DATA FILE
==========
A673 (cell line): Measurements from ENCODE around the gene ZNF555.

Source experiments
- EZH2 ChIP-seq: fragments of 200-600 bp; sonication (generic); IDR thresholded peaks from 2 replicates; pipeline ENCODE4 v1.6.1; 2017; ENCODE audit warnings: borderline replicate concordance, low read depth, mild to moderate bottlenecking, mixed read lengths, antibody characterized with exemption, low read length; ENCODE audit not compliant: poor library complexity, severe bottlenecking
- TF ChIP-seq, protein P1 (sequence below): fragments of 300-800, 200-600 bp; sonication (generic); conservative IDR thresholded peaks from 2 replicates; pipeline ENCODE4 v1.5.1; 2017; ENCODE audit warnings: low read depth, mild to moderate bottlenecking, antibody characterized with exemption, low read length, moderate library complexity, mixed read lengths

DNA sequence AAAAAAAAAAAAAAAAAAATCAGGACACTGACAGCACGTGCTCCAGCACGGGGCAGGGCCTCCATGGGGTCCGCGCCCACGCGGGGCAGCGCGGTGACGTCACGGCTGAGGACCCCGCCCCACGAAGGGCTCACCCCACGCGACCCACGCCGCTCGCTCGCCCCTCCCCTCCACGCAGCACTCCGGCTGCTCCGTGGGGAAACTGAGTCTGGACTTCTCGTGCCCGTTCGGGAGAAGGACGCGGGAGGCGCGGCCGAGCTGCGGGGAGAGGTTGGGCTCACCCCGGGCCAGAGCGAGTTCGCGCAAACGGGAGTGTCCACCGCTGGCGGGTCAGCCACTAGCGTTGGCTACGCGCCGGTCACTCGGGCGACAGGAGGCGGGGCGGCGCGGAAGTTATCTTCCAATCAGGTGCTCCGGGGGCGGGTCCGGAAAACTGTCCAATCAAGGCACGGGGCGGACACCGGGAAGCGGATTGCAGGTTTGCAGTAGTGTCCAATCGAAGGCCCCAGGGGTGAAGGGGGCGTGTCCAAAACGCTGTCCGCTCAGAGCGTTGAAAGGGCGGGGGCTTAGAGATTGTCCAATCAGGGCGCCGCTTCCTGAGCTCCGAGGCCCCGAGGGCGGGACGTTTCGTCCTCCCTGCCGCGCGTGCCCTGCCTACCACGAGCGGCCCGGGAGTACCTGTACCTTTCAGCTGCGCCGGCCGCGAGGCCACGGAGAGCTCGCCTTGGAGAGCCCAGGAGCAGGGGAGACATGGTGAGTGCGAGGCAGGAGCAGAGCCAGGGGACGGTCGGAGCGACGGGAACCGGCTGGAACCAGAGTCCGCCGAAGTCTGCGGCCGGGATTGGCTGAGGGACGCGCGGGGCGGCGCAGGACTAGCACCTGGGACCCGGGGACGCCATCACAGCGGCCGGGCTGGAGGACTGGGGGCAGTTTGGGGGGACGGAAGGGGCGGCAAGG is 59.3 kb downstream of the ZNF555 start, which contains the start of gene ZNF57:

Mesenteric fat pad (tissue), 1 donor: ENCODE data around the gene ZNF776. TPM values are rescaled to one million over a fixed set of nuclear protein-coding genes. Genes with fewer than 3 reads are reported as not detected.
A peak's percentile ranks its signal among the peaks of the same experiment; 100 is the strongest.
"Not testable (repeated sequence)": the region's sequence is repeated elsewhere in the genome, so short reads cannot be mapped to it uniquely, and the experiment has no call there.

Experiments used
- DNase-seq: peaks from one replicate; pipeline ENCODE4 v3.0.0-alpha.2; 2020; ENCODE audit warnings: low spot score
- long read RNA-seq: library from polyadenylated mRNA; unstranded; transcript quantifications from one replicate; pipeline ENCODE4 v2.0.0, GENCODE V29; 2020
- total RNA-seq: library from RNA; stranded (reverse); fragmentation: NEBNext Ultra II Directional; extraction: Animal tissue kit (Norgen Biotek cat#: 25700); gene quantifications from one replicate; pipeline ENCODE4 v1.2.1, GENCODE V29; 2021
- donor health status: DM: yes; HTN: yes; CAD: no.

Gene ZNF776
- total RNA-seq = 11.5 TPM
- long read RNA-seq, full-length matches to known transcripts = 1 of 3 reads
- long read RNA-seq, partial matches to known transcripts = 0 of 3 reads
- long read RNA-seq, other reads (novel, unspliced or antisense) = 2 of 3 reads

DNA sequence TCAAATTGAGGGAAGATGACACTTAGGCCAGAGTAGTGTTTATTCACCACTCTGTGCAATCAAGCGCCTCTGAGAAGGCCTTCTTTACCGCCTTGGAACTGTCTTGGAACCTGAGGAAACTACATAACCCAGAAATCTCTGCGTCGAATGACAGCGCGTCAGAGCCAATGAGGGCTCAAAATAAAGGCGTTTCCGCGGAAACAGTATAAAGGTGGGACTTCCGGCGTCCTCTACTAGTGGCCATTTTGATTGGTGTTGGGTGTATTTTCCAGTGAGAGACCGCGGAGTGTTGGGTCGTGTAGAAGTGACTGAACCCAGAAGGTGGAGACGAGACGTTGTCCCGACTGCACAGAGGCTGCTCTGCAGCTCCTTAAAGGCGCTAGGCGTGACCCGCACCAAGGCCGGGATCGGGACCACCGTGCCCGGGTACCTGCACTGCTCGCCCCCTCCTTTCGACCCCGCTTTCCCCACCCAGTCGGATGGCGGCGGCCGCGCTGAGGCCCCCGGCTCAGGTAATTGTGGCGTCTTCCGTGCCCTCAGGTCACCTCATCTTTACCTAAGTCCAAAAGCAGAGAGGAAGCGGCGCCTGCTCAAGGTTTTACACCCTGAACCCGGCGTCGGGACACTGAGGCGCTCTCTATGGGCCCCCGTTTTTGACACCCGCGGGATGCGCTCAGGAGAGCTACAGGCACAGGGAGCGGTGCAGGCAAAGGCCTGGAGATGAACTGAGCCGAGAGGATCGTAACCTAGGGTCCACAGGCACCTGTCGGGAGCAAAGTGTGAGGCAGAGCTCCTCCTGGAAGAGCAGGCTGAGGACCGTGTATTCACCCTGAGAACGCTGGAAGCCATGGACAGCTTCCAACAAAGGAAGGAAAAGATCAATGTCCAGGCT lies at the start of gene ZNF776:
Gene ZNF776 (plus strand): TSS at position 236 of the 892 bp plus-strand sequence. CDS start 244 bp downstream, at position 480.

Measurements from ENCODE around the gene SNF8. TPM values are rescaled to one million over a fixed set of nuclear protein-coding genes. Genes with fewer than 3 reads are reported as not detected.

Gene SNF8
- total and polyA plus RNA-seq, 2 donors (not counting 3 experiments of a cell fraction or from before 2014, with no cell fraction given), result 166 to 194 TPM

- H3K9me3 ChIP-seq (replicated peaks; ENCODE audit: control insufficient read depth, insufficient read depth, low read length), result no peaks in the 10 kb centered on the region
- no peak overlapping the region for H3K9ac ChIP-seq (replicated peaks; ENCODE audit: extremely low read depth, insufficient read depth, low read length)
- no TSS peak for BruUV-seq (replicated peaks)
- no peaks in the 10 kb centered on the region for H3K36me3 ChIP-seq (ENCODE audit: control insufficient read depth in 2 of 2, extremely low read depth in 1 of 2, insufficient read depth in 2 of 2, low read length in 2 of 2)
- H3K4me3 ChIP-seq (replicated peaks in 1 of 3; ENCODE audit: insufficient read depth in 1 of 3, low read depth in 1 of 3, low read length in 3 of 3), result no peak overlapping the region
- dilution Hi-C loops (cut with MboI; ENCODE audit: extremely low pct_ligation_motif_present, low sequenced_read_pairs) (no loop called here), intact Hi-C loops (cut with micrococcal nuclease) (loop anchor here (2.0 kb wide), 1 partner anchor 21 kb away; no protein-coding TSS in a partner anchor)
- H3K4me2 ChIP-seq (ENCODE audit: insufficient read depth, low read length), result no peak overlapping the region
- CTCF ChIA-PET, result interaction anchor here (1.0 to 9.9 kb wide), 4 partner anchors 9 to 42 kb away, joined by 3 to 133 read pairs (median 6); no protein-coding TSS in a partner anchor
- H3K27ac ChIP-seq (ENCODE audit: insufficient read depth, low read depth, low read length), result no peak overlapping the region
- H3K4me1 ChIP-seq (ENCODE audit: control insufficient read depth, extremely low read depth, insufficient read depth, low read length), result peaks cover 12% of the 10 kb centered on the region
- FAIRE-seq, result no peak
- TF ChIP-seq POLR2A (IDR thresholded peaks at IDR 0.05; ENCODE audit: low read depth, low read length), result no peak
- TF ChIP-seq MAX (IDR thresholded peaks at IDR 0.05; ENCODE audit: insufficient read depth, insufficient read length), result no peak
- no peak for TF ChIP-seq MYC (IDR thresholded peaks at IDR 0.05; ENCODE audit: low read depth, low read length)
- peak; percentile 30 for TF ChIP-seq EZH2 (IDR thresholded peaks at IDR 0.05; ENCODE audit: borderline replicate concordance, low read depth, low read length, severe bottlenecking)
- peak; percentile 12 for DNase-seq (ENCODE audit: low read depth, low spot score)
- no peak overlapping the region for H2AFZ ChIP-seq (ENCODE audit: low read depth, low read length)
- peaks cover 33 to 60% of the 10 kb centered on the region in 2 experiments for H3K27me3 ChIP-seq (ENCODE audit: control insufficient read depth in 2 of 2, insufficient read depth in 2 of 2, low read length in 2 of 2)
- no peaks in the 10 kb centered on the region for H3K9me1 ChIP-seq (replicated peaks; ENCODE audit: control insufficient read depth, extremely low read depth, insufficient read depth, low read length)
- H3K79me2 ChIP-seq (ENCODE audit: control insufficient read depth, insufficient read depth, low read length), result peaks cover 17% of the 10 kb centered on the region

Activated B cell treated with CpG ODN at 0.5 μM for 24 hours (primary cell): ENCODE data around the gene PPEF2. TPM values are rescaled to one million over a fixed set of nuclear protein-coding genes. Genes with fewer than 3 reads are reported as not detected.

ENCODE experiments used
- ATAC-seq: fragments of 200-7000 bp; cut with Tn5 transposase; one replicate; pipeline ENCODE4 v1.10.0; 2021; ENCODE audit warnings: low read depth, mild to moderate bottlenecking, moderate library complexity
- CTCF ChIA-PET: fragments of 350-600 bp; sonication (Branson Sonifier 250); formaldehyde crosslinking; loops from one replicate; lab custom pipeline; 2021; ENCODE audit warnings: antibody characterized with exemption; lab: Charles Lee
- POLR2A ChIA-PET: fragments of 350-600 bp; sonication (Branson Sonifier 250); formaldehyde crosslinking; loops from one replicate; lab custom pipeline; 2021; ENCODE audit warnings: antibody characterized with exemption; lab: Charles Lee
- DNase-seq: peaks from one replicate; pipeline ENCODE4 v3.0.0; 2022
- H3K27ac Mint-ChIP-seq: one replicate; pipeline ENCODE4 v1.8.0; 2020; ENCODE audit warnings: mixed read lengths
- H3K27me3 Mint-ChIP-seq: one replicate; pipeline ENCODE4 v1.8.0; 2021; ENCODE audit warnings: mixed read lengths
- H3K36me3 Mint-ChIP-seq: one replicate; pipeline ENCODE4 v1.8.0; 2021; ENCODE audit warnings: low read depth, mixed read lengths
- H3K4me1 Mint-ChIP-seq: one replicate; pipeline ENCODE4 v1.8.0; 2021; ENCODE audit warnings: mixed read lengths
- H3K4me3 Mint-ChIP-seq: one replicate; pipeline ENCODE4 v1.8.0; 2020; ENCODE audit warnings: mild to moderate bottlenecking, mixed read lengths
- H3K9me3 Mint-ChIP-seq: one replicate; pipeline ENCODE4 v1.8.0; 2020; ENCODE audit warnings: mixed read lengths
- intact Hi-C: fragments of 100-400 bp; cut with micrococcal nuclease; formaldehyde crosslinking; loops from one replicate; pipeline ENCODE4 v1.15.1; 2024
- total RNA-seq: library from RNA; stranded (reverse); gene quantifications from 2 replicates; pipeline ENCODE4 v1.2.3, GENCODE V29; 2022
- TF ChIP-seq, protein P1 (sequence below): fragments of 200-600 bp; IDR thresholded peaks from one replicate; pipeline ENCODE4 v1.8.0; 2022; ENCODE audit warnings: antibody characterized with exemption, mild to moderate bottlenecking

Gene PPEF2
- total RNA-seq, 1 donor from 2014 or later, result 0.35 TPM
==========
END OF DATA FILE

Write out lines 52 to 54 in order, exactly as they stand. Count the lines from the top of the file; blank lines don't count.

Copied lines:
- H3K36me3 Mint-ChIP-seq: one replicate; pipeline ENCODE4 v1.8.0; 2021; ENCODE audit warnings: low read depth, mixed read lengths
- H3K4me1 Mint-ChIP-seq: one replicate; pipeline ENCODE4 v1.8.0; 2021; ENCODE audit warnings: mixed read lengths
- H3K4me3 Mint-ChIP-seq: one replicate; pipeline ENCODE4 v1.8.0; 2020; ENCODE audit warnings: mild to moderate bottlenecking, mixed read lengths